Introduction to IDS IPS: Network intrusion detection system basics

Introduction to IDS IPS: Network intrusion detection system basics

An enterprise has a lot to consider when making the decision to incorporate a network intrusion detection system (IDS) into its network architecture, as well as its security strategy.

This one-page guide, which is a part of the SearchSecurity.com IDS/IPS Security Guide, acts as an introduction to both IDS and network intrusion prevention system (IPS) technology. Here, security professionals will gain some insight on how to determine which IDS/IPS technology is right for their enterprise, and will learn more about the differences between the two technologies.

Table of contents:

How to buy a network intrusion prevention system: Features, testing and review

Security managers have a lot to contemplate in terms of needed features and capabilities when considering deploying a network intrusion prevention system (IPS) in the enterprise.

Here, contributor David Meier discusses how managers can determine which IPS is the best for their enterprises and how to buy an ISP, and offers advice on IPS feature testing and comparison, IPS signature-update functions, and what to do if the IPS fails.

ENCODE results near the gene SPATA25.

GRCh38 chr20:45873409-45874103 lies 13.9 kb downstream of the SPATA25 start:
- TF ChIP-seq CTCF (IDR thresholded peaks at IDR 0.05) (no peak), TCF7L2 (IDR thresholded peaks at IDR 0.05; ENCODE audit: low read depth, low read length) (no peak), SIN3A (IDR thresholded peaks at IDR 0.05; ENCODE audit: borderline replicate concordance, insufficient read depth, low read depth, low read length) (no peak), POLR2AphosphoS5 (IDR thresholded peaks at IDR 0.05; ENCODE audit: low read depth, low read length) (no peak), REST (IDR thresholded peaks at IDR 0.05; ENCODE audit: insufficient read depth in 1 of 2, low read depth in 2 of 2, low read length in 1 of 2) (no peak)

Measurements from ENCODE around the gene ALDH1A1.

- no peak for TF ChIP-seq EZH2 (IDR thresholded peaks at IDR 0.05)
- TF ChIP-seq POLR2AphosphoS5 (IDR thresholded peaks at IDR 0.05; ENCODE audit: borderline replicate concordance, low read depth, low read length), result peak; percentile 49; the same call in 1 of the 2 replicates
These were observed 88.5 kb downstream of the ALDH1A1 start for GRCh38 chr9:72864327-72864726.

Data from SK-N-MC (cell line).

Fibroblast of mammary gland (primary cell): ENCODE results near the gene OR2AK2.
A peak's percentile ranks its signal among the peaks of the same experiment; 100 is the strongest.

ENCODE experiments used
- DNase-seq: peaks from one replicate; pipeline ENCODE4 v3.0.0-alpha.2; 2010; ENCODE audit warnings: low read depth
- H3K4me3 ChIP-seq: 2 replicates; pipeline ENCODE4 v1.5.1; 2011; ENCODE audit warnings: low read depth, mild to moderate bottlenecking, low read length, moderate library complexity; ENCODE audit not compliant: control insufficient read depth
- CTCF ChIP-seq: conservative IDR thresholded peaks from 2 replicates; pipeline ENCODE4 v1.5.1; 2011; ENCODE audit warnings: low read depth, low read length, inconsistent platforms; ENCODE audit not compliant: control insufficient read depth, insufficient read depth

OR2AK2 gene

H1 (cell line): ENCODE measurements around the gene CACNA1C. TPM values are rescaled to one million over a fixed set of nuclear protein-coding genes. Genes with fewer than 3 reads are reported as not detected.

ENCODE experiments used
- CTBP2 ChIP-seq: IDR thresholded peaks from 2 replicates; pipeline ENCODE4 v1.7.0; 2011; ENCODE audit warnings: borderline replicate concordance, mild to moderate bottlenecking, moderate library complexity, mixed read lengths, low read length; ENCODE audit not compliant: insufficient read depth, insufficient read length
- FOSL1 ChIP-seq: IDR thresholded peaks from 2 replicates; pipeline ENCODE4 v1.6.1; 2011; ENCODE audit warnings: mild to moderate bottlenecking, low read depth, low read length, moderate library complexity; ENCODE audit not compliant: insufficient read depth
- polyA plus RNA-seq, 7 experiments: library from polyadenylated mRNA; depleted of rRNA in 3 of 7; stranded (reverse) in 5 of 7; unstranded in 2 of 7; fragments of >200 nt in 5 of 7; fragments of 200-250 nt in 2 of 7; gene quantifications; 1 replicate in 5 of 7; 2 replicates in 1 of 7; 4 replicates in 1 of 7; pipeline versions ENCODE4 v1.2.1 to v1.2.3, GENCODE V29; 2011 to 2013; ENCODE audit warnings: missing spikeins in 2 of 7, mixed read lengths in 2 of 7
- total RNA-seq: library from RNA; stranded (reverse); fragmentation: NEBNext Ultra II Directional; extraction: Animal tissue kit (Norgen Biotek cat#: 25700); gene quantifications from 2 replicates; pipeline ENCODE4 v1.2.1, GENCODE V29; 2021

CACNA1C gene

Network intrusion detection vs. IPS: How to know when you need the technology

For many enterprises, one of the most difficult tasks when deploying an IDS or IPS is simply understanding at what point they need the technology, what the differences are between the two technologies, and what functions each system could be used for.

In this tip, which is a part of the SearchSecurity.com Security School lesson, How IDS/IPS enables business objectives, contributor Jennifer Jabbusch offers an IDS vs. IPS comparison, describes the capabilities of each technology, and explains how security managers can determine when their enterprise is ready for an IDS or IPS.

Can a network intrusion detection system, DMZ and honeypot together achieve better security?

Both intrusion detection systems and demilitarized zones (DMZ) play a critical role in the security of enterprises. In this expert response, security professionals will learn how an IDS, DMZ and honeypots can work together to improve network security.

Will host-based network intrusion detection software replace signature IDS?

With the threat of malware targeting applications and browsers on the rise, and as more enterprises encrypt an increasing percentage of overall network traffic, traditional network signature-based intrusion detection and prevention systems are becoming less effective.

Considering the decline in the relevance of signature-based IDS, will host-based intrusion detection software be the only option for an enterprise? Contributor Anand Sastry explains in this expert response.